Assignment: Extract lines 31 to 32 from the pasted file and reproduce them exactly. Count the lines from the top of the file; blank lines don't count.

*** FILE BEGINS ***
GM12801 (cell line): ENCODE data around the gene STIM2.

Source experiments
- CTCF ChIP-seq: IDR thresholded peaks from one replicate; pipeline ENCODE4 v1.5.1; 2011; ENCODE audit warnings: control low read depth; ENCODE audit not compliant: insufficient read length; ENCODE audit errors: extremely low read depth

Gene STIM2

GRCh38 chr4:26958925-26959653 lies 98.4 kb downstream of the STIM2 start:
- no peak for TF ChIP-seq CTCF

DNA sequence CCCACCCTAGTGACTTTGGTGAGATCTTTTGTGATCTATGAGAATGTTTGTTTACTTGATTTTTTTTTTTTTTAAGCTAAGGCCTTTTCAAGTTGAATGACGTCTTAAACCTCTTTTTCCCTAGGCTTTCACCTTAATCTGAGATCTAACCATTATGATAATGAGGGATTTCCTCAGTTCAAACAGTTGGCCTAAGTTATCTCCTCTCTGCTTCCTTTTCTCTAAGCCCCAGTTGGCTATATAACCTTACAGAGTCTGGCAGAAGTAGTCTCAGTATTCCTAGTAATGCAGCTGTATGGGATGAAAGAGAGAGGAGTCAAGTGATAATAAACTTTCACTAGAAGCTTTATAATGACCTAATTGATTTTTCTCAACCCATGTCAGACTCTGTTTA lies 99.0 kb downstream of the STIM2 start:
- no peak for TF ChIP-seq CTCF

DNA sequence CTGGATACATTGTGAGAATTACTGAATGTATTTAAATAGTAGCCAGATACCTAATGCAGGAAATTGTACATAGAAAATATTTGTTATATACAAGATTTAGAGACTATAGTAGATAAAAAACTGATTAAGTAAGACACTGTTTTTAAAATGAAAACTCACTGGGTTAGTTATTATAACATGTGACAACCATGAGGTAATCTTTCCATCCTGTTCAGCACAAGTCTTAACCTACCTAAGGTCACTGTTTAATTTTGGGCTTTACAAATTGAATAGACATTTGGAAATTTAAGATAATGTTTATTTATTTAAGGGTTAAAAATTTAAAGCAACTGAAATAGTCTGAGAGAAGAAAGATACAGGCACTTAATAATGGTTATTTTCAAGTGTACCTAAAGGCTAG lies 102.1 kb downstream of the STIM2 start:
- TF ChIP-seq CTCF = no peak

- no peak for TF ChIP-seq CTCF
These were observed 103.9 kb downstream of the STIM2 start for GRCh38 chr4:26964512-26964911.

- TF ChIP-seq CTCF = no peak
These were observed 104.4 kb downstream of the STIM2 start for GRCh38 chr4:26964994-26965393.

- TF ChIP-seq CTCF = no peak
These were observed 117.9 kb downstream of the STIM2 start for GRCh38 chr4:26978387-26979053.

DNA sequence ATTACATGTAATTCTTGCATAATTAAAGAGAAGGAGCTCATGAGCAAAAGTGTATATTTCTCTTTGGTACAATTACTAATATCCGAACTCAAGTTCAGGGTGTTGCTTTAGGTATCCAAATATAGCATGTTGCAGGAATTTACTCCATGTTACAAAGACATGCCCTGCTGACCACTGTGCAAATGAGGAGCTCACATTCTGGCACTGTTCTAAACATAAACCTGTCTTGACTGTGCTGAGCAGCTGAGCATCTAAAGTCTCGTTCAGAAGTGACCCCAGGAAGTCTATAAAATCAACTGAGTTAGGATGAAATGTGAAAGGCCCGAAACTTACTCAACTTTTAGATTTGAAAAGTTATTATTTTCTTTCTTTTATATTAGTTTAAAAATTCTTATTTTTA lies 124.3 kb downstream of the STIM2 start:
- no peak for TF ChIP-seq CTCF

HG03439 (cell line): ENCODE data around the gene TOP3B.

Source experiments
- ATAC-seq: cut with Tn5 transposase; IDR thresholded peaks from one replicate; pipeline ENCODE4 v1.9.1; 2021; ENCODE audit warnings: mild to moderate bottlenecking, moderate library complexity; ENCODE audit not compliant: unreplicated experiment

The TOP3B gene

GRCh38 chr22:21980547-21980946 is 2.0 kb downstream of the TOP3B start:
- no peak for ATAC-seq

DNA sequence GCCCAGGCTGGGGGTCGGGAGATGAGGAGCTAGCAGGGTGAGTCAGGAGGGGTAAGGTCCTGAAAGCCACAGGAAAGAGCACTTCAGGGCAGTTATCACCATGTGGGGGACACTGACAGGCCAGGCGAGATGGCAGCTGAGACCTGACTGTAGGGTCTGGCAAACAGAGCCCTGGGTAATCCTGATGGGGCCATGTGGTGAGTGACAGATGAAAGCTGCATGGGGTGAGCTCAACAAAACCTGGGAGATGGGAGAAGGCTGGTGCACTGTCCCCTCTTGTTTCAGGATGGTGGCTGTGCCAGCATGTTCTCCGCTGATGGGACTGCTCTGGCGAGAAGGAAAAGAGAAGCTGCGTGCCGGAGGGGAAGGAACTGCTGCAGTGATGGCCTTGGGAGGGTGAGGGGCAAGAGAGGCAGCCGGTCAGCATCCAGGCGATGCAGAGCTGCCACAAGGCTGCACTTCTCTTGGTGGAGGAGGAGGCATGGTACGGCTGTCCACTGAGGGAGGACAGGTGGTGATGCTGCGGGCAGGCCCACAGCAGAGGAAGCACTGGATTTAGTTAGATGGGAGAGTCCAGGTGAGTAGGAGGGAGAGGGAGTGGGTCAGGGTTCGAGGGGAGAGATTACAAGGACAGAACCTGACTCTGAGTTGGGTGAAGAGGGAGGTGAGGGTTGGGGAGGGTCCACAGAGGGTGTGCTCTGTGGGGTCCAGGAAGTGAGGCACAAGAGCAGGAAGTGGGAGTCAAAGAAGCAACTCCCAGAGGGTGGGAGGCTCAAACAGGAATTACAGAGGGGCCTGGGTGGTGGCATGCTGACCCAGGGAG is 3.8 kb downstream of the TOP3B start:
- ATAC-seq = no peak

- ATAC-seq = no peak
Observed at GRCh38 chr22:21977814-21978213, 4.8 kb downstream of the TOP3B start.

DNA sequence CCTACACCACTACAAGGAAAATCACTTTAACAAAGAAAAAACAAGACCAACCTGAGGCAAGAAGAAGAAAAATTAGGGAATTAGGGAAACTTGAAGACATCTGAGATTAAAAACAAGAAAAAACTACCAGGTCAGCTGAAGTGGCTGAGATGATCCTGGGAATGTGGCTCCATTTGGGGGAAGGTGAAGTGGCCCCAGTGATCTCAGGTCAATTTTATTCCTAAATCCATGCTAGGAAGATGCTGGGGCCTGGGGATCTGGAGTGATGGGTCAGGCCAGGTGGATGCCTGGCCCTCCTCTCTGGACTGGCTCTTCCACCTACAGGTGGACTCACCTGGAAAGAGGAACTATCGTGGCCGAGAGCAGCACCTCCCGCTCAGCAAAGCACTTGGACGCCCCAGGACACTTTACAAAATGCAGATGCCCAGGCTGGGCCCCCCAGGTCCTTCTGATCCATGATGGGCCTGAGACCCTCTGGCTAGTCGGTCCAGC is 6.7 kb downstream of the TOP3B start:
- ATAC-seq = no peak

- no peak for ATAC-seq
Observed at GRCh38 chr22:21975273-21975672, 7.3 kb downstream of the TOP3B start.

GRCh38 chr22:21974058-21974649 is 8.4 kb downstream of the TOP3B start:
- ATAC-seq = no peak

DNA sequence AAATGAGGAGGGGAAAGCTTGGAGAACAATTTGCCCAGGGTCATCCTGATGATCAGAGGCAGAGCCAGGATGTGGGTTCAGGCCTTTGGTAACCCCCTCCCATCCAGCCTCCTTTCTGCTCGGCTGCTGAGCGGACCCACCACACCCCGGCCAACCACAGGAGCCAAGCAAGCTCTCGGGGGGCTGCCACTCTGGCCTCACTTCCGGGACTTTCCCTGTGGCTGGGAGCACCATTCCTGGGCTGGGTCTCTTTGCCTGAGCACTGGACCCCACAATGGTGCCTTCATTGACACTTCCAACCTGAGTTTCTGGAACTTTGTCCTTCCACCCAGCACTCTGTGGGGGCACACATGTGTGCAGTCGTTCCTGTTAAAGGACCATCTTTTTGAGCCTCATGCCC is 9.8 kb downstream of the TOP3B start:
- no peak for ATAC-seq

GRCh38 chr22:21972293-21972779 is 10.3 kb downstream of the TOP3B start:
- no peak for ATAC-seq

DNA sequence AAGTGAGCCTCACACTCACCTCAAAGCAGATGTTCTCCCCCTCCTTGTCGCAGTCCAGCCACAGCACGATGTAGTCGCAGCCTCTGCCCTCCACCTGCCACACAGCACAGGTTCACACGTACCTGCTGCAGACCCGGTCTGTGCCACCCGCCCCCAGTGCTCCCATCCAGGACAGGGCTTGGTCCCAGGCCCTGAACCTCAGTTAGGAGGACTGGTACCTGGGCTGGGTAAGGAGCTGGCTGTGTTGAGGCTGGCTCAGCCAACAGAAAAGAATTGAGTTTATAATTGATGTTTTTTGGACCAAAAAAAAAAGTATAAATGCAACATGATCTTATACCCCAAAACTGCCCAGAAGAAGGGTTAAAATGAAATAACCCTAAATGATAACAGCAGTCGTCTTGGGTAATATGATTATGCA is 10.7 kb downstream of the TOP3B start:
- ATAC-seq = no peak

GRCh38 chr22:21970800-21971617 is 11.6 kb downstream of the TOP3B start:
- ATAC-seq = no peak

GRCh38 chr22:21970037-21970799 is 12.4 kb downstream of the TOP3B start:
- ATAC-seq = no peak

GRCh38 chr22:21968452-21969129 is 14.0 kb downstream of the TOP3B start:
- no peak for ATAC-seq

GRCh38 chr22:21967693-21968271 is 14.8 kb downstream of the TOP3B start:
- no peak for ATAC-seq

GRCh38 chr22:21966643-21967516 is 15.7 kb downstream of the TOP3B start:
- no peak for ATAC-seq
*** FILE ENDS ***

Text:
- no peak for ATAC-seq
Observed at GRCh38 chr22:21975273-21975672, 7.3 kb downstream of the TOP3B start.